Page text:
13) [from ā-rāva > ā-ru] n. a [particular] high number, [Buddhist literature]

Source: Cologne Digital Sanskrit Dictionaries: Yates Sanskrit-English Dictionary

1) Arava (अरव):—[a-rava] (vaḥ-vā-vaṃ) 1. a. Silent.

2) Ārava (आरव):—[ā-rava] (vaḥ) 1. m. Sound.

3) Ārāva (आराव):—[ā-rāva] (vaḥ) 1. m. Sound.

Source: DDSA: Paia-sadda-mahannavo; a comprehensive Prakrit Hindi dictionary (S)

Ārava (आरव) in the Sanskrit language is related to the Prakrit words: Ārava, Ārāva.

[Sanskrit to German]

Arava in German

context information

Sanskrit, also spelled संस्कृतम् (saṃskṛtam), is an ancient language of India commonly seen as the grandmother of the Indo-European language family (even English!). Closely allied with Prakrit and Pali, Sanskrit is more exhaustive in both grammar and terms and has the most extensive collection of literature in the world, greatly surpassing its sister-languages Greek and Latin.

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Prakrit-English dictionary

Source: DDSA: Paia-sadda-mahannavo; a comprehensive Prakrit Hindi dictionary

1) Ārava (आरव) in the Prakrit language is related to the Sanskrit word: Ārava.

2) Ārava (आरव) also relates to the Sanskrit word: Āraba.

3) Ārava (आरव) also relates to the Sanskrit word: Āraba.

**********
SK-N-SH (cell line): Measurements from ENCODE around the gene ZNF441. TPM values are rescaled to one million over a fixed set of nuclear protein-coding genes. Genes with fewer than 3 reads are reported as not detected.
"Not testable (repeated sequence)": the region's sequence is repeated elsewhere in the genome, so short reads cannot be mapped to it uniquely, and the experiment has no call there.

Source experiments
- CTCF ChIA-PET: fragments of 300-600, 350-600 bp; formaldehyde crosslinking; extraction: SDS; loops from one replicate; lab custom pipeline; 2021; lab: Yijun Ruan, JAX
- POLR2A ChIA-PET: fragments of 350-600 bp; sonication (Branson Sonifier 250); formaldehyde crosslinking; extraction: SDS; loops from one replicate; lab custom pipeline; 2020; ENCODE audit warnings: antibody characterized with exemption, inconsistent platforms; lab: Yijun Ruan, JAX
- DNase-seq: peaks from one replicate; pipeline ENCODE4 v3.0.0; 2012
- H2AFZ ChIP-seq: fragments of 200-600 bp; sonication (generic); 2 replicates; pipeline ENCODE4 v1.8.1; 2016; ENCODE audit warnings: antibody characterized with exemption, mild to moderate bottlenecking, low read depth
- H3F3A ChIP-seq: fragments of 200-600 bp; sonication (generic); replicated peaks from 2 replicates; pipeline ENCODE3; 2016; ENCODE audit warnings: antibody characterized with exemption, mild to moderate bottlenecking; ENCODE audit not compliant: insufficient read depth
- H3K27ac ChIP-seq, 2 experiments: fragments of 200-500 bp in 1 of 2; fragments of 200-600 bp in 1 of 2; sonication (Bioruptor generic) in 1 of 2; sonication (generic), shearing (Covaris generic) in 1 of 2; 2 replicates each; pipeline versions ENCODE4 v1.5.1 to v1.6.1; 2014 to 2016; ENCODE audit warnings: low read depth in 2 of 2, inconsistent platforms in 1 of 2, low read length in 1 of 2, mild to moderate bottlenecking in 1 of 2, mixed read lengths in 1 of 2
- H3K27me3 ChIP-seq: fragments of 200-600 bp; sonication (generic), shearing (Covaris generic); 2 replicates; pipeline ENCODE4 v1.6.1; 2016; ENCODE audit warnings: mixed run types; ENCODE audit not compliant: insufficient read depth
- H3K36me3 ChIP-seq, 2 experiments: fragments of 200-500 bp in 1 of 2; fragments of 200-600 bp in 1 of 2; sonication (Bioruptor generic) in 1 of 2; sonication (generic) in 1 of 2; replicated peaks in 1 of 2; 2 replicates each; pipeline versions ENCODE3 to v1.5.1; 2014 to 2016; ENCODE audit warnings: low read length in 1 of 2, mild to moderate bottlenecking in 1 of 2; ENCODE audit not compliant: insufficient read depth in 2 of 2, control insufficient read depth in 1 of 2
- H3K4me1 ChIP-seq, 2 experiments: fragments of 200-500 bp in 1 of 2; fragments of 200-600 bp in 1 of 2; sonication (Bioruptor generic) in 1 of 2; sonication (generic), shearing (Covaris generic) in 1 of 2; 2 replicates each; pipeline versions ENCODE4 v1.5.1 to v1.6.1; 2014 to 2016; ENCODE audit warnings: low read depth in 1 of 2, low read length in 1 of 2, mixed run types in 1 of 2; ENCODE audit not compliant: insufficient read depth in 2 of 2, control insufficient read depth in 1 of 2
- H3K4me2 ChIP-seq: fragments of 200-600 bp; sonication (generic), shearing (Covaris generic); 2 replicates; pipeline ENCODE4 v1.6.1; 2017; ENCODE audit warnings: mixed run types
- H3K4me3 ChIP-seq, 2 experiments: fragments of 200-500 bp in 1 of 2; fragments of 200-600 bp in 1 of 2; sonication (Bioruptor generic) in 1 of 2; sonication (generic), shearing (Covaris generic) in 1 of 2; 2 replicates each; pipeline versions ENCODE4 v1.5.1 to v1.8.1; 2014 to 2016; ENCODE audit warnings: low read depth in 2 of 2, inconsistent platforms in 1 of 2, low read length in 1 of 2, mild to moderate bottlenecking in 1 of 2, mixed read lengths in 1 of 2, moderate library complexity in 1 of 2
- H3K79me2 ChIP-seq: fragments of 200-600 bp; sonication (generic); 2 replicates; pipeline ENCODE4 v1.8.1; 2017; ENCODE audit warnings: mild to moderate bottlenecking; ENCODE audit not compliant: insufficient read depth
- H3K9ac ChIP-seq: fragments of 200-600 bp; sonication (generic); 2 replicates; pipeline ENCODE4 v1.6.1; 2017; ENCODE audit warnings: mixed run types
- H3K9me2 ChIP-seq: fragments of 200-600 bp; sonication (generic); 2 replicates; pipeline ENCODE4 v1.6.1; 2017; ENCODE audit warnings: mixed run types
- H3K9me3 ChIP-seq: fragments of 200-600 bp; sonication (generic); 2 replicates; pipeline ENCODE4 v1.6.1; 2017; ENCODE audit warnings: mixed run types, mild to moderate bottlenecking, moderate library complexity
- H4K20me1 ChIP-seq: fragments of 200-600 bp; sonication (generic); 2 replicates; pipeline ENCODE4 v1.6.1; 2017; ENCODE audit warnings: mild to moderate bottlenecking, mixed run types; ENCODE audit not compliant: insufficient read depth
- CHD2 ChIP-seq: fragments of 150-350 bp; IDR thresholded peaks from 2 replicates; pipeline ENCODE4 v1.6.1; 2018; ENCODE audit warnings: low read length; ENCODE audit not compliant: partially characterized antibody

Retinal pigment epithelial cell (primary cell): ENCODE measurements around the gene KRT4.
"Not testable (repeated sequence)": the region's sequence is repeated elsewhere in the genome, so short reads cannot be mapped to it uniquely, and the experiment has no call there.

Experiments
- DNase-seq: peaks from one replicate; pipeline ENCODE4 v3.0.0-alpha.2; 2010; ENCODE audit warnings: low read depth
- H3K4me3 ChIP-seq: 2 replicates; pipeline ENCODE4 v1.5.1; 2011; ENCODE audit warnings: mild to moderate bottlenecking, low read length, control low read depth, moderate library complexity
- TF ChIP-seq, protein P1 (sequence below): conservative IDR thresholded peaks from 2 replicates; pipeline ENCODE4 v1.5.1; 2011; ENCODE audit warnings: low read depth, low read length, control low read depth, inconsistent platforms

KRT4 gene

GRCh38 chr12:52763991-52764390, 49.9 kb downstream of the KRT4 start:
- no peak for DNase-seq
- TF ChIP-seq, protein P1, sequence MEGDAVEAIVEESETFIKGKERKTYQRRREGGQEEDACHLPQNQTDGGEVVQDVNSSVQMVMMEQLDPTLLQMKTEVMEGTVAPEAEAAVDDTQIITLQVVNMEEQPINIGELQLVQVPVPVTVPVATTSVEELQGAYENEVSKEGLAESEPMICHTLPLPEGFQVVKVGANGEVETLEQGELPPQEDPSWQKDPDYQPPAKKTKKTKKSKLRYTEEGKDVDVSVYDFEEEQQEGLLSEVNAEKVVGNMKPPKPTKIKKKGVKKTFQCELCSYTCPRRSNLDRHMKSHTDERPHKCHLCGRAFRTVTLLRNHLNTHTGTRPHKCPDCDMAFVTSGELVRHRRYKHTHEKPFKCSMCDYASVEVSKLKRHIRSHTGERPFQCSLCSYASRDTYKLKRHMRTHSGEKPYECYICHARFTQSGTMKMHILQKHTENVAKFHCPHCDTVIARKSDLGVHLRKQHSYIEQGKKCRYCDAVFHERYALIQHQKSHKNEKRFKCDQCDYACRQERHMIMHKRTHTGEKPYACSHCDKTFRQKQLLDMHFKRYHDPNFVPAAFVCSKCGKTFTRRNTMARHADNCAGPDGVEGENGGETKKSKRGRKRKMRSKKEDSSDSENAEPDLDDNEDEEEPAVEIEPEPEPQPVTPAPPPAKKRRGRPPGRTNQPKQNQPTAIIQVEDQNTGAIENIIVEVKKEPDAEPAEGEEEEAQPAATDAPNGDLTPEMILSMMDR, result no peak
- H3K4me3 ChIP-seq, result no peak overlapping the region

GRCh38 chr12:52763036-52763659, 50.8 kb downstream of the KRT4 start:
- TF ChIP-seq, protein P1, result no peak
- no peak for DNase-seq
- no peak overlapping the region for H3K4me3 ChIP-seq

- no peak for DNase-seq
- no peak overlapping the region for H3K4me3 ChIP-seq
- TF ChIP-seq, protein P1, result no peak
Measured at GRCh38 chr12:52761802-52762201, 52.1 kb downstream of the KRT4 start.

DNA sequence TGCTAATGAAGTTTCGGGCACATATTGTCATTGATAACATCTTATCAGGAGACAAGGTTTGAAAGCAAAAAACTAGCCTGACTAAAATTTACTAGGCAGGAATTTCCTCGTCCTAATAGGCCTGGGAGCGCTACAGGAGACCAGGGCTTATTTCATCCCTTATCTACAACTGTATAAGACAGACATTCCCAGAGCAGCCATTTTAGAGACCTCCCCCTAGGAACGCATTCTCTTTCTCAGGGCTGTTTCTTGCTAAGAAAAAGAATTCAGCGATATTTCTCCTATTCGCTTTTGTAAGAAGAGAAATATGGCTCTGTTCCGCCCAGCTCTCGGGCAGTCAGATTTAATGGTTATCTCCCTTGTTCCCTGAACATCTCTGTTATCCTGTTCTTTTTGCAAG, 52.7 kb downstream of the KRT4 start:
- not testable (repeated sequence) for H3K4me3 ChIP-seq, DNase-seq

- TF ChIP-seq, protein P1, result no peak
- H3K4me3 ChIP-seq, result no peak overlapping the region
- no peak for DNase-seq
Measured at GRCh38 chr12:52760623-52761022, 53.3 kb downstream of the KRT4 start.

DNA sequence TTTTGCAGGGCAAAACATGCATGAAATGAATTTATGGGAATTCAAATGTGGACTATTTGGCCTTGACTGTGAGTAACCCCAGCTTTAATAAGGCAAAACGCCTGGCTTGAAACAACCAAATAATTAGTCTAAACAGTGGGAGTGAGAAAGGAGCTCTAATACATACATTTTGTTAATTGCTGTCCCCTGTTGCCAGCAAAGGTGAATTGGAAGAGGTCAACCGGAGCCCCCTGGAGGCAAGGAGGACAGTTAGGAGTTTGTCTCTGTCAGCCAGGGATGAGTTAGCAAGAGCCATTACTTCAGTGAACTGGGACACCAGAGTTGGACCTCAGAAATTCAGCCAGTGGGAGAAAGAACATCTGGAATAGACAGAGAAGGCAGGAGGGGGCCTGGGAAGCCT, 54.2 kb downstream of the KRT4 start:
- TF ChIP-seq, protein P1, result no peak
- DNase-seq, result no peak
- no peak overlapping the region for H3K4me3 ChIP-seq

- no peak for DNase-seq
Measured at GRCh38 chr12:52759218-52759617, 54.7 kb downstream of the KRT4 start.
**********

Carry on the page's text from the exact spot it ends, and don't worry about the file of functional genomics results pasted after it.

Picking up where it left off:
Ārava has the following synonyms: Āravaga.

4) Ārāva (आराव) also relates to the Sanskrit word: Ārāva.

context information

Prakrit is an ancient language closely associated with both Pali and Sanskrit. Jain literature is often composed in this language or sub-dialects, such as the Agamas and their commentaries which are written in Ardhamagadhi and Maharashtri Prakrit. The earliest extant texts can be dated to as early as the 4th century BCE although core portions might be older.

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Kannada-English dictionary

Source: Alar: Kannada-English corpus

Arava (ಅರವ):—

1) [noun] one of the major Indian languages, belonging to Dravidian family, spoken chiefly in Tamil Nadu in South India and in Sri Lanka; the official Language of Tamil Nadu; Tamil language.

2) [noun] a Tamil-speaking man.

3) [noun] the state of Tamil Nadu, in South India.

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Arava (ಅರವ):—[noun] a village priest of Todava community in South India.

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Ārava (ಆರವ):—

1) [noun] sound a) vibrations in air, water, etc. that stimulate the auditory nerves and produce the sensation of hearing; b) the auditory sensation produced by such vibrations.

2) [noun] a loud cry; a shouting; a howling.

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Ārāva (ಆರಾವ):—[noun] sound a) vibrations in air, water, etc. that stimulate the auditory nerves and produce the sensation of hearing; b) the auditory sensation produced by such vibrations.

context information

Kannada is a Dravidian language (as opposed to the Indo-European language family) mainly spoken in the southwestern region of India.